A legendary Atlantic island retreat near the border between Florida and Georgia, Amelia Island comes stocked with American history. Named for the daughter of King George II, the island has been a colony of five separate nations. The island's core visitors come from three different groups: the upscale resort crowd who stay at hotels such as the Ritz-Carlton Amelia Island, younger travelers seeking romantic getaways, and the retiree and snowbird populations who flock here from all points north. Attractions include 13 miles of beaches (Fernandina Beach being the most developed), a vital fishing fleet, well-preserved Victorian homes, natural wetlands, and plenty of bed and breakfasts.
Key West, Florida Keys
The search for a southwest Florida island getaway often ends at Marco Island. Little-known when compared to Florida's other vacation hot spots, like Miami, Orlando, and the Florida Keys, Marco Island stands out as the most populated and significant destination in the Ten Thousand Islands region. Perfect for oceanfront and ocean view resort stays - Marco Island claims 3.5 miles of sandy beach - the Ten Thousand Islands area is particularly convenient for exploration of nearby Everglades National Park.
Having a little Caribbean flavor within the US never hurts, and it always helps if you can drive the 127 miles from Miami on the Key Largo to Key West Scenic Drive, since getting there is indeed half the fun. Connected to the mainland near Miami by 43 bridges and causeways, multiple island getaways are for the taking along the Florida Keys archipelago. The driving route dazzles with ample state parks, day trips, and sunshine to spare. Spectacular yet laid-back Key West, the mecca of the Keys, lies at the southwestern tip of the chain, bringing in cruise ships, anglers, shoppers, and recreational sailors galore.
The Gulf Coast along the Texas shore and across from Corpus Christi has a lot more than shrimp boats and offshore oil rigs. Mustang Island and the adjacent Padre Island and South Padre Island consistently draw vacationers from the Lone Star State and sun worshippers from all over the Midwest. Expect to find ample condos and other accommodations, wilderness preserves, virgin shorelines stretching to the horizon, and the usual hedonistic crowds, especially during spring break.
Texas can claim the largest slice of Gulf Coast shoreline, but Alabama and Louisiana both contain hidden island vacation spots that deserve mention as well. Devotees of southern charm, surf, and sand can drive or take the ferry - leaving every 90 minutes - to reach Alabama's Dauphin Island, the first European settlement in the Louisiana Territory, dating from the early 18th century. At 14 miles by two miles across, there's not much there besides a few churches and a fishing fleet- and that's the best reason to go.
What do you get when you cross Bayou culture with a Gulf Coast island vacation? Louisiana's Grand Isle fits the bill, hands down. Locals call this outpost the Cajun Bahamas, but it's only 135 miles from New Orleans at the end of the causeway that snakes through the final flows of the Mississippi River Delta. Of all the barrier islands off the coast of Louisiana, Grand Isle is still the most popular weekend getaway, thanks in no small part to better-than-average deep sea fishing and ample opportunities to swim, crab, spy for shore birds, and worship the abundant sunshine.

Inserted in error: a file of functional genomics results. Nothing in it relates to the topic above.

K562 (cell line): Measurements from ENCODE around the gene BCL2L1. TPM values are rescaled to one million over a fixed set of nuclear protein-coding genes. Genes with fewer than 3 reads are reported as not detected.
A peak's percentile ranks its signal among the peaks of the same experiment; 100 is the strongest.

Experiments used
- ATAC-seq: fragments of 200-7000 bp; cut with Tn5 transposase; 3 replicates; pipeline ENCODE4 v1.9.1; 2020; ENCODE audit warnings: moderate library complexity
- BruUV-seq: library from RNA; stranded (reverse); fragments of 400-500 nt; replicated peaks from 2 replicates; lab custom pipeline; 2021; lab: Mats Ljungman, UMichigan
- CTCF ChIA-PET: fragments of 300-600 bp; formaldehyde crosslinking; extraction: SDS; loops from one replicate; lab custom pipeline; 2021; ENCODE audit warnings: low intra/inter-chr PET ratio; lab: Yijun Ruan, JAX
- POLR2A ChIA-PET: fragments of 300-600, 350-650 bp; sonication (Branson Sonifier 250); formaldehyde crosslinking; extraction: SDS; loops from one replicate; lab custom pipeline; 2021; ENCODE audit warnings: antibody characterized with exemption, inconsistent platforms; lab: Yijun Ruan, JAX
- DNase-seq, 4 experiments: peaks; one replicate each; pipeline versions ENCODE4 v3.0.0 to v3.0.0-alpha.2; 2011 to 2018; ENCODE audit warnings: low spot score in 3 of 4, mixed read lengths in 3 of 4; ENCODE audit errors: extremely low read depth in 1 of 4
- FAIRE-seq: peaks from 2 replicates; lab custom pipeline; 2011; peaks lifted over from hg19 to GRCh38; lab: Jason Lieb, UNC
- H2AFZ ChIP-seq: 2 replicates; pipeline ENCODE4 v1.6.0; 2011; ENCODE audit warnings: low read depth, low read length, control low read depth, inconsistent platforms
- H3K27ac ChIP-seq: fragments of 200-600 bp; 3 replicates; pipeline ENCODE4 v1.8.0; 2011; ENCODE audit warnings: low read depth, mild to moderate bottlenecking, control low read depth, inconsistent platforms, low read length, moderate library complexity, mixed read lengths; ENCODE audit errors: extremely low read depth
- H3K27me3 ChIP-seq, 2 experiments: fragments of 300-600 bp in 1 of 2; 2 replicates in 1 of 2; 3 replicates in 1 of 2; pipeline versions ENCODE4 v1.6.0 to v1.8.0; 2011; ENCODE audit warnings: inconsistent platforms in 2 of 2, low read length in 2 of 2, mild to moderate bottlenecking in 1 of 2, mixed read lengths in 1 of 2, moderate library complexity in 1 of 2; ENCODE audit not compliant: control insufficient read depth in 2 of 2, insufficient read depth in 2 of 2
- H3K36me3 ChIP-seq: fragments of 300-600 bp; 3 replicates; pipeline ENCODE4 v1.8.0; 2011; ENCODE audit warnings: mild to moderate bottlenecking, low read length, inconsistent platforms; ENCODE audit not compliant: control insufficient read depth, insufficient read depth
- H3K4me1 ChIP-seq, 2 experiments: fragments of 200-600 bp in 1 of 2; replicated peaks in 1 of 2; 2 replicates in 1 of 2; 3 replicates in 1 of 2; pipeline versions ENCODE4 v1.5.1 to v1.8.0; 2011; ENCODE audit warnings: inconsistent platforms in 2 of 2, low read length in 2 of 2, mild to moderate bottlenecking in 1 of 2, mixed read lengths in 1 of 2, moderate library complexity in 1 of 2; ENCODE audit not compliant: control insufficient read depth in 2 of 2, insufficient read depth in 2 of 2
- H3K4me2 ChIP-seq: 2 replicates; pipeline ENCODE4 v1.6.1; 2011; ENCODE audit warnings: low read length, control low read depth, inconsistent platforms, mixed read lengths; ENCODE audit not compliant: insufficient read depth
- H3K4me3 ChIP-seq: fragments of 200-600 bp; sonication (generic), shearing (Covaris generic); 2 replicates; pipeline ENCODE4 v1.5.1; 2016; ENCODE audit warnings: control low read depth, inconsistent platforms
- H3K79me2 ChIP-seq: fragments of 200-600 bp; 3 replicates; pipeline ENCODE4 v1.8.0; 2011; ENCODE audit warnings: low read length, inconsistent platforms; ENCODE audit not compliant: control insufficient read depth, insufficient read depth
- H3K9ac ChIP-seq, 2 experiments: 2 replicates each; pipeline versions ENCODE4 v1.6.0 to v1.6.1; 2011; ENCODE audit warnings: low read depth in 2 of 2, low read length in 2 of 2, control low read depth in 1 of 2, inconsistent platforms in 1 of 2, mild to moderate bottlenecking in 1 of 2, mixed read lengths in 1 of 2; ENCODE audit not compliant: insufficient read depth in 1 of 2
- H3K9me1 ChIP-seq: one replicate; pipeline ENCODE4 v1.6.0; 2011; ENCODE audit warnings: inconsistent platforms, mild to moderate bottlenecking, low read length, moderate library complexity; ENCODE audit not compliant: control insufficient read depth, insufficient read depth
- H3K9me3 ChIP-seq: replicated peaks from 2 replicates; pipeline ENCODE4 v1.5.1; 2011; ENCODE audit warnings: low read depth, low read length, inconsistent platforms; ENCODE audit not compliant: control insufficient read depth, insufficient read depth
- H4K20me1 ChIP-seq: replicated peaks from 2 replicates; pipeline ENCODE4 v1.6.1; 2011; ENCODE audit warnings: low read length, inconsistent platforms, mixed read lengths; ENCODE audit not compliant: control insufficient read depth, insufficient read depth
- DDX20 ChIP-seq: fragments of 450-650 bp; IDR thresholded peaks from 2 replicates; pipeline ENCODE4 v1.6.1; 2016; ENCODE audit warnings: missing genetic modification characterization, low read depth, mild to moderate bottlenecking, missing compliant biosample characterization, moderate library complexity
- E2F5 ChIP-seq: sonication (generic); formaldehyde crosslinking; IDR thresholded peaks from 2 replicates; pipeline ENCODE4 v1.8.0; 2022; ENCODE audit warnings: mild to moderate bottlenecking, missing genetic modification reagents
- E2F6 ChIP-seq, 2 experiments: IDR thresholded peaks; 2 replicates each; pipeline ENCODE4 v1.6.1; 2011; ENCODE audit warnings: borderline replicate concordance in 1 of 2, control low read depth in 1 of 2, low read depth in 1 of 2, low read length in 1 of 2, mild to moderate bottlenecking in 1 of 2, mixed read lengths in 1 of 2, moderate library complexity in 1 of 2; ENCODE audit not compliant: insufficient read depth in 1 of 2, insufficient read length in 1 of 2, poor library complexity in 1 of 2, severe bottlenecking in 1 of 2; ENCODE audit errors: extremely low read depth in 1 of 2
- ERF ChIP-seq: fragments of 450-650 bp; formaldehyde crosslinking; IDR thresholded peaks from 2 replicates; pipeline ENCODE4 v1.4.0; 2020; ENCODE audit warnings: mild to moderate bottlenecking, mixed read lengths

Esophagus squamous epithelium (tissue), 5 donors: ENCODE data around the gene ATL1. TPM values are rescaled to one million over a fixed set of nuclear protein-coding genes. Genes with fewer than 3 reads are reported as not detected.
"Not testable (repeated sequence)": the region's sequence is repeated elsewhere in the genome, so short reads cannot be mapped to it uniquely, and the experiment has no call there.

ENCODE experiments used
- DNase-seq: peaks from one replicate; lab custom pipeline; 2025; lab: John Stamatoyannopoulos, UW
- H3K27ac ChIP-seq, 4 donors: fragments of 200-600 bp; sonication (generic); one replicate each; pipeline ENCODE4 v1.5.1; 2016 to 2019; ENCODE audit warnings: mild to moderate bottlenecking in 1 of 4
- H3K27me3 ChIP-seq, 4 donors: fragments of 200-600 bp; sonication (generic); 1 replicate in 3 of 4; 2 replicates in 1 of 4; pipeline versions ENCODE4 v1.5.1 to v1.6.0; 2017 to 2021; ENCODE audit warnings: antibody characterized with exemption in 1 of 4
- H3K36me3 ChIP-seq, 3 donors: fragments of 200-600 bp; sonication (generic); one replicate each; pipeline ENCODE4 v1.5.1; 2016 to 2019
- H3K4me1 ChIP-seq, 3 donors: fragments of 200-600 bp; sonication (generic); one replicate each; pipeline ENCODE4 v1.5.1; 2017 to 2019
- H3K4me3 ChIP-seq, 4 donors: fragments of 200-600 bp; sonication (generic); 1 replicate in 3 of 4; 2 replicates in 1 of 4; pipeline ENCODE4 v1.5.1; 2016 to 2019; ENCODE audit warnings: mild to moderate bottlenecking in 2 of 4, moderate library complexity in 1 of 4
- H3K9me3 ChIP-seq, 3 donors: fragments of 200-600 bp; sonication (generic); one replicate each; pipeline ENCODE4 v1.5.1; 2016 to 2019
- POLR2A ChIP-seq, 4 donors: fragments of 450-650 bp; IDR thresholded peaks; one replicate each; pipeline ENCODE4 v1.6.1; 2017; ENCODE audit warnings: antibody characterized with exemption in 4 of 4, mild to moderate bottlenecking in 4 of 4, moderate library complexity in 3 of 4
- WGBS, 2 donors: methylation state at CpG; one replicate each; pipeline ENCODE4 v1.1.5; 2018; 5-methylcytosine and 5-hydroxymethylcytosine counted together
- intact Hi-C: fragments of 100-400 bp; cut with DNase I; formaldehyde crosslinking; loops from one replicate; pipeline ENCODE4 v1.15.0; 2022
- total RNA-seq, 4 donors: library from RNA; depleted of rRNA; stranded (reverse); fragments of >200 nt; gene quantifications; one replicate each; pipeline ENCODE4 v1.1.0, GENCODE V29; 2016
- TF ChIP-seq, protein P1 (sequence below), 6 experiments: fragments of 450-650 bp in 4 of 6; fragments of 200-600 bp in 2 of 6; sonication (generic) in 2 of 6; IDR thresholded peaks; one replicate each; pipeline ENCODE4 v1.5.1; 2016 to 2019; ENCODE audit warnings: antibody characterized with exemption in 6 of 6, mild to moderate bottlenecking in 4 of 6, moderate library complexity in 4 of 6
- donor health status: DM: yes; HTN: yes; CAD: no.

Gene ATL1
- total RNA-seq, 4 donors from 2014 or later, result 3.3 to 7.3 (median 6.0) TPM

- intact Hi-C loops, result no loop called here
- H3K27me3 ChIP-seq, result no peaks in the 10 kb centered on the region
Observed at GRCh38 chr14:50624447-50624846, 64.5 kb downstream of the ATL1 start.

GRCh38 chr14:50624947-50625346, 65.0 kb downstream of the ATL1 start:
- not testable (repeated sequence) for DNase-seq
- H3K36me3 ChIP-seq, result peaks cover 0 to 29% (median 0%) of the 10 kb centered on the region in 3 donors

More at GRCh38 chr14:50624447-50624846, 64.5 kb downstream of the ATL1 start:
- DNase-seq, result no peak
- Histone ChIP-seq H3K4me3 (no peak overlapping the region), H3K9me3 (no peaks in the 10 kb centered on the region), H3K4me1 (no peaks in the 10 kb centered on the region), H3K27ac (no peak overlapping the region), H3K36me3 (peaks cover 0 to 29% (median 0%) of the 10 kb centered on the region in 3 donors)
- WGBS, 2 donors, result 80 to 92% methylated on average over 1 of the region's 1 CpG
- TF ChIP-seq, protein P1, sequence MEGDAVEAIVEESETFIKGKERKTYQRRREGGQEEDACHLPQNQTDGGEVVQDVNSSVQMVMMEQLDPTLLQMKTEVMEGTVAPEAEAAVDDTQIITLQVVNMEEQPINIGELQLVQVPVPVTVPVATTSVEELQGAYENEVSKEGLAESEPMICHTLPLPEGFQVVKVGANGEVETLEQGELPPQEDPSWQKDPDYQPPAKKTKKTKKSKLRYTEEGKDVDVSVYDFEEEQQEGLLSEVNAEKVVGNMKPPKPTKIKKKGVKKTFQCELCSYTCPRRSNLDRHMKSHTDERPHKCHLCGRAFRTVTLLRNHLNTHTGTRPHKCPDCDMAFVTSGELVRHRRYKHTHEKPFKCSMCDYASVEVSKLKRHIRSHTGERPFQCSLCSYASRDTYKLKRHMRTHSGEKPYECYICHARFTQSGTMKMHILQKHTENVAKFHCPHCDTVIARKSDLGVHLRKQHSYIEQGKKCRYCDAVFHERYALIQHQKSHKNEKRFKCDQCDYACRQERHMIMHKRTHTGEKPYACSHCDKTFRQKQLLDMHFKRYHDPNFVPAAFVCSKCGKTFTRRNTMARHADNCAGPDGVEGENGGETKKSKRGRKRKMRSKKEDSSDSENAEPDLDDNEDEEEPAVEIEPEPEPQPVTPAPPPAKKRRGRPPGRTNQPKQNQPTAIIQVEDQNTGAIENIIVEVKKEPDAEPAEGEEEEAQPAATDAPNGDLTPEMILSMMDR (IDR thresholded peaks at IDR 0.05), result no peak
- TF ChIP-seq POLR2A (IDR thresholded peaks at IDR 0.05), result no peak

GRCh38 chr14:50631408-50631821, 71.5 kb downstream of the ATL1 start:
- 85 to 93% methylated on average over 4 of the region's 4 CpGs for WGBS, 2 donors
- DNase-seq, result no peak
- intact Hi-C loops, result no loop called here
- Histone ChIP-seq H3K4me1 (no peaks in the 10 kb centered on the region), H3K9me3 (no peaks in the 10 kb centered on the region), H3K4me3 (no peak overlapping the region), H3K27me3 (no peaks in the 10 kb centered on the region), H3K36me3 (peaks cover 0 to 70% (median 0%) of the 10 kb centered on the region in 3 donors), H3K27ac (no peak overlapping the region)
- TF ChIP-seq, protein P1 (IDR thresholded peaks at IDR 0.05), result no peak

Strictly not for hurricane season, the barrier islands off the coast of North Carolina and South Carolina get more than their fair share of huge storms. Still, for vacation getaways during less turbulent seasons, visiting North Carolina's Hatteras and Ocracoke Islands, and South Carolina's Hilton Head Island means taking it easy, southern style. Vacationers discover a vibrant history going back centuries, including the rich ethnic heritage of the African-American Gullahs, while taking in the recommended dosage of sun, ocean, idyllic beaches, and regional cuisine.
Bald Head Island represents the kind of romantic getaway that appeals to honeymooners, anniversary celebrants, vacationing couples, and intrepid souls who need only their own company along with secluded beaches and wildlife preserves to fulfill a notion of island escape. The search for solitude ends here, only two miles offshore from southern North Carolina at the mouth of the historic Cape Fear River, where 14 miles of protected beach provide an invitation to explore and dream.
If Georgia's on the mind (Ray Charles said so, and who's to argue?), consider Tybee Island. Spirits soar here, where oysters proliferate and visitors are immersed in the history of a very small island, marked by historic beach cottages, rustic ocean front bars and restaurants, and a tall lighthouse. When the doctor orders peace and tranquility, this is the place to be.
Slightly less-known and even more off the beaten path than Tybee Island, the Golden Isles refer to an attractive string of woodsy barrier islands along the coast of Georgia that feature palm trees, dunes, and thick forests. Of the three main Golden Isles, Saint Simons Island (aka St. Simons Island) is the most remote - although the two other main vacation retreats, Sea Island and Jekyll Island are anything but overrun with crowds. Urban hustle and bustle fades from memory, and wildlife abounds in protected natural habitats, making sightings of osprey and eagles common.
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